10. 10. High and Low Pay in the UK Labour Market Median full time gross weekly pay for different UK occupations, April 2014 Highest paid occupations in 2014 £s Lowest paid occupations in 2014 £s Aircraft pilots and flight engineers 1,746 Bar staff 254 Air traffic controllers 1,549 Waiters and waitresses 258 Chief executives and senior officials 1,533 Dry cleaners and pressers 259 Marketing and sales directors 1,298 Hairdressers and barbers 269 Advertising and public relations directors 1,289 Kitchen and catering assistants 268 Information technology and telecommunications directors 1,226 Leisure and theme park attendants 273 Legal professionals 1,217 Retail cashiers and check-out operators 279 Medical practitioners 1,167 Other elementary services occupations 280 Brokers 1,149 Nursery nurses and assistants 285 Financial managers and directors 1,143 Cleaners and domestics 286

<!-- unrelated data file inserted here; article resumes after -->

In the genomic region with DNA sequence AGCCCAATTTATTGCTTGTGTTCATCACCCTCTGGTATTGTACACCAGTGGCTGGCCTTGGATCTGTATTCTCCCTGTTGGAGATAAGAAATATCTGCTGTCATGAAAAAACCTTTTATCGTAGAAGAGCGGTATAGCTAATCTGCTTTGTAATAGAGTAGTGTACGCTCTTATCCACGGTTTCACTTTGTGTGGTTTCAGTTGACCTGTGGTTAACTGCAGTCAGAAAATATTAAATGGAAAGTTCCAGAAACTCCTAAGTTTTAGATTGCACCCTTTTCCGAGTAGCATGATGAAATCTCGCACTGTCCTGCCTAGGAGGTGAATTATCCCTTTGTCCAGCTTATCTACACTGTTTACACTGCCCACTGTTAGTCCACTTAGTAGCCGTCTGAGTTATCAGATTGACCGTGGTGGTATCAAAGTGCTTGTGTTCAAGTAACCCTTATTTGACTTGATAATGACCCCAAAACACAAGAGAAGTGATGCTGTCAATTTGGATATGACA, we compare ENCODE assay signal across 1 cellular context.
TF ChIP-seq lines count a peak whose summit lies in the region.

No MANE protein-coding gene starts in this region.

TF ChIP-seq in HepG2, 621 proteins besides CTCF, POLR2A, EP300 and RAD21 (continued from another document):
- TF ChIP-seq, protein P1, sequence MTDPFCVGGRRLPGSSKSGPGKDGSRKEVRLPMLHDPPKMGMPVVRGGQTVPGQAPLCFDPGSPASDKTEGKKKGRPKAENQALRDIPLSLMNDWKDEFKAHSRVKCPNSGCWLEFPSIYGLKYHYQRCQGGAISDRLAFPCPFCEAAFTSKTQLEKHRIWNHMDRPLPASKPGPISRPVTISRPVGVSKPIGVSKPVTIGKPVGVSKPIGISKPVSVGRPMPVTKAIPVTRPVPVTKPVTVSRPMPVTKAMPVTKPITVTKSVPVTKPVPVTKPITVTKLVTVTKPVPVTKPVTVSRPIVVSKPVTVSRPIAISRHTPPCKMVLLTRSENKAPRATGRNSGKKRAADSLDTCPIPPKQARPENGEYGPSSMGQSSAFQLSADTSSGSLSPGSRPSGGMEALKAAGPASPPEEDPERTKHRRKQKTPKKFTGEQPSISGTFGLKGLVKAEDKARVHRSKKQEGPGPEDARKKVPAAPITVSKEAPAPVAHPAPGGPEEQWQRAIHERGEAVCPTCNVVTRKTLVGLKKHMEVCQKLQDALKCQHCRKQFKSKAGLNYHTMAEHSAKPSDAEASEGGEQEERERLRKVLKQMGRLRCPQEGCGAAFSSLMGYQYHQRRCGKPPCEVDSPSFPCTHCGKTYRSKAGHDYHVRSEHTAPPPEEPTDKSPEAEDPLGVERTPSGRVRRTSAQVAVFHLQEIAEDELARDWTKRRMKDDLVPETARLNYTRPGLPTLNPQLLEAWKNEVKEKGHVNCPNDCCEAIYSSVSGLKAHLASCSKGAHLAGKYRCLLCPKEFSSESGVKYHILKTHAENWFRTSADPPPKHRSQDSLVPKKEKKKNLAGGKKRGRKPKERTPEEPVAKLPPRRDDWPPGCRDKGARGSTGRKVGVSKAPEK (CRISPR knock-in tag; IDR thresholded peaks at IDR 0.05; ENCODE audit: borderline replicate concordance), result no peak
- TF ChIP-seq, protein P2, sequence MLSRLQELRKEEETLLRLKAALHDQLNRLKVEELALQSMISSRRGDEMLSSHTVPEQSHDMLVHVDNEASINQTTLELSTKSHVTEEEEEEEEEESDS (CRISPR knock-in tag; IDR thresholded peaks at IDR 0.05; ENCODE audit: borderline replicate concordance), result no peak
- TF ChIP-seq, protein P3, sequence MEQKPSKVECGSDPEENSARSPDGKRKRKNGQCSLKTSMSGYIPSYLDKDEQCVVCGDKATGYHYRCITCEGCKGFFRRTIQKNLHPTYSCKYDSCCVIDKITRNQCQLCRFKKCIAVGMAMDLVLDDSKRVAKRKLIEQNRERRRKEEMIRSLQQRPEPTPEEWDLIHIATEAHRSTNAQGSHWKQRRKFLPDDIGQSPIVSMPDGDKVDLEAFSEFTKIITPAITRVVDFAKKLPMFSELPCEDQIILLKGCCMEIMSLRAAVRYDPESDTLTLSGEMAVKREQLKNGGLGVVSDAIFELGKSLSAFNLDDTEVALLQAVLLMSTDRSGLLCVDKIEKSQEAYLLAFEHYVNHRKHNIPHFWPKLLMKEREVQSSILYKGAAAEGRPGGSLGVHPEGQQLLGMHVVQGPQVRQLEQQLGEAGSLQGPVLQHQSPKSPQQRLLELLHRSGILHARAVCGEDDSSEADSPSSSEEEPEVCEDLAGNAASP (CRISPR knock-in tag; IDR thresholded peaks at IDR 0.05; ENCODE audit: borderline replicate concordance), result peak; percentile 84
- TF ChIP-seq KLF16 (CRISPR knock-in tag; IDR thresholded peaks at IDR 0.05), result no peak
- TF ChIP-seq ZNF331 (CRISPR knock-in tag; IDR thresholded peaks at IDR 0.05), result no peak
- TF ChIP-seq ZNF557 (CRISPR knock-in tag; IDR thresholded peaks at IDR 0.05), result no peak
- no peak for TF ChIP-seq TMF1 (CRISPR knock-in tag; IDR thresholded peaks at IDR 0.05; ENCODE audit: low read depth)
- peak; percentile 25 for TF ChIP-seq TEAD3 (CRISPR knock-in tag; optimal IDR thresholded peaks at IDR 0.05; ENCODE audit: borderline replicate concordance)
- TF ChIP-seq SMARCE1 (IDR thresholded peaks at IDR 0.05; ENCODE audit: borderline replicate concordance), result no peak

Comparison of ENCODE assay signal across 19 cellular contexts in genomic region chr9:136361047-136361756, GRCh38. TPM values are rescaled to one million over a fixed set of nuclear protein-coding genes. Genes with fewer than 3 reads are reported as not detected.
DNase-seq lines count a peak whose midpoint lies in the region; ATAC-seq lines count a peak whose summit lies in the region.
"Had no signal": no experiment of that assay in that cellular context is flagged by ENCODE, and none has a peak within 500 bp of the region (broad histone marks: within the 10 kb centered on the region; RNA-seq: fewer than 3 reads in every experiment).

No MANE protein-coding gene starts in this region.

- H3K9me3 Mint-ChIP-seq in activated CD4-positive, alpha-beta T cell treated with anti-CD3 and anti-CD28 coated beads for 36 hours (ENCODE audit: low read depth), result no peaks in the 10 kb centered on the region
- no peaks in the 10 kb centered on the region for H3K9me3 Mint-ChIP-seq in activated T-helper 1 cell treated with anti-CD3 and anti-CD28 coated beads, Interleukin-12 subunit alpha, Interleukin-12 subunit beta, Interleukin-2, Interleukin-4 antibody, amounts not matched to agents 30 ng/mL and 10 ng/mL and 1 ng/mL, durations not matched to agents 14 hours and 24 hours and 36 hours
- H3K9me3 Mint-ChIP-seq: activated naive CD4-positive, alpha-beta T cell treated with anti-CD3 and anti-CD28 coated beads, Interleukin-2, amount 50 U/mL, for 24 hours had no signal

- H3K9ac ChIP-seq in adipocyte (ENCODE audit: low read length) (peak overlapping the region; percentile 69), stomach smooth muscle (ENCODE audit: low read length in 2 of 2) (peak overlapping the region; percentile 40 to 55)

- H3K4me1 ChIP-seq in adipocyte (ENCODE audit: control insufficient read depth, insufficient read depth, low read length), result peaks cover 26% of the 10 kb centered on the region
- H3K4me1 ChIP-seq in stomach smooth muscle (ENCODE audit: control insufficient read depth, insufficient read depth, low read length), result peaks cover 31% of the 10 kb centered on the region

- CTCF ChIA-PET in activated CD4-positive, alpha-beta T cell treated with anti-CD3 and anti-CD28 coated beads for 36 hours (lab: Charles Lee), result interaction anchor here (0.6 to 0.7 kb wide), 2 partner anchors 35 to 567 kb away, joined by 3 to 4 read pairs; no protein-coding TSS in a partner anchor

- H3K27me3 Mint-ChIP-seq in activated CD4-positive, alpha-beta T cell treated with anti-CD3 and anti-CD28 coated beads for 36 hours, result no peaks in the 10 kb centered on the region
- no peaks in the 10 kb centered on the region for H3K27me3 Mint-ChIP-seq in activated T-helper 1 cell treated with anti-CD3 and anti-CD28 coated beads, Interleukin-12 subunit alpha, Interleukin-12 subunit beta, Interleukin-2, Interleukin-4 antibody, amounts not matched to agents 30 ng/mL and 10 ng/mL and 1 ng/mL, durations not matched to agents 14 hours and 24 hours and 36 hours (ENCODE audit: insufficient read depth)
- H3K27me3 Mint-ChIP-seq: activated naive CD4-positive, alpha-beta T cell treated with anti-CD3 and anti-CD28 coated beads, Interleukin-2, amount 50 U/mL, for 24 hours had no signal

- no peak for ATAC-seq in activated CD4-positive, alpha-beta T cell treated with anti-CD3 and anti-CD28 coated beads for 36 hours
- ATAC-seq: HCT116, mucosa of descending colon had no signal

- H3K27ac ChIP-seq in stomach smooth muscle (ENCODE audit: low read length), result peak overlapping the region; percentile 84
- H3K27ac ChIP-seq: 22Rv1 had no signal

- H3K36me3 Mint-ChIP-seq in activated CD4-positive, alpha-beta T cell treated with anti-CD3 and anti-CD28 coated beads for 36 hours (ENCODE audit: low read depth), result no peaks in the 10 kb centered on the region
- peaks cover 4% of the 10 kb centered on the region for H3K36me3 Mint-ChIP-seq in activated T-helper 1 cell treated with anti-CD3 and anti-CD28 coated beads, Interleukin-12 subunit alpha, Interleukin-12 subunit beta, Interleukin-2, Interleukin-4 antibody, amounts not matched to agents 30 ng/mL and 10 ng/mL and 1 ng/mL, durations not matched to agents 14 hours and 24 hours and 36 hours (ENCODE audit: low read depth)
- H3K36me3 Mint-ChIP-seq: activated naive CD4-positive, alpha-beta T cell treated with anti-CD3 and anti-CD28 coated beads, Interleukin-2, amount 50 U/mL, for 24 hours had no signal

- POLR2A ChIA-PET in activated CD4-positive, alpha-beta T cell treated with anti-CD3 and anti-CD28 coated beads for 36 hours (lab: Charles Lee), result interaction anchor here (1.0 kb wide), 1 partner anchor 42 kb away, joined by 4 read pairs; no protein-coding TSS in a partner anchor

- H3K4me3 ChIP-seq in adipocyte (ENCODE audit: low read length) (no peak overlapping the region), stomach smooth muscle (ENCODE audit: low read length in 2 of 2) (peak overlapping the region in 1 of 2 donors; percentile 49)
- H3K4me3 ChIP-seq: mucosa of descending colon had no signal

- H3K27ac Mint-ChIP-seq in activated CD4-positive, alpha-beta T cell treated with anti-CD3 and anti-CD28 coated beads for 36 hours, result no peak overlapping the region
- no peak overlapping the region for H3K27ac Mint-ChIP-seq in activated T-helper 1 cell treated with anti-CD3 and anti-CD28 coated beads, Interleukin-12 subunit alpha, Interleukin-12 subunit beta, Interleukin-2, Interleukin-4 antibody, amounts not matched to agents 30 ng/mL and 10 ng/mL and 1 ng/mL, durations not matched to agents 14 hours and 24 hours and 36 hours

11. 11. Key Causes of Pay Differentials in the Labour Market 1. Compensating wage differentials – a reward for risk-taking, working in poor conditions and during unsocial hours. 2. Reward for human capital – differentials compensate workers for (opportunity and direct) costs of human capital acquisition. 3. Different skill levels – market demand for skilled labour (with inelastic supply) grows more quickly than for semi-skilled workers. 4. Differences in labour productivity and revenue creation - workers whose efficiency is highest and ability to generate revenue for a firm often rewarded with higher pay. 5. Trade unions who might use their collective bargaining power – to achieve a mark-up on wages compared to non-union members 6. Other artificial barriers to labour supply e.g. professional exams 7. Employer discrimination - a factor that cannot be ignored despite over twenty years of equal pay legislation in place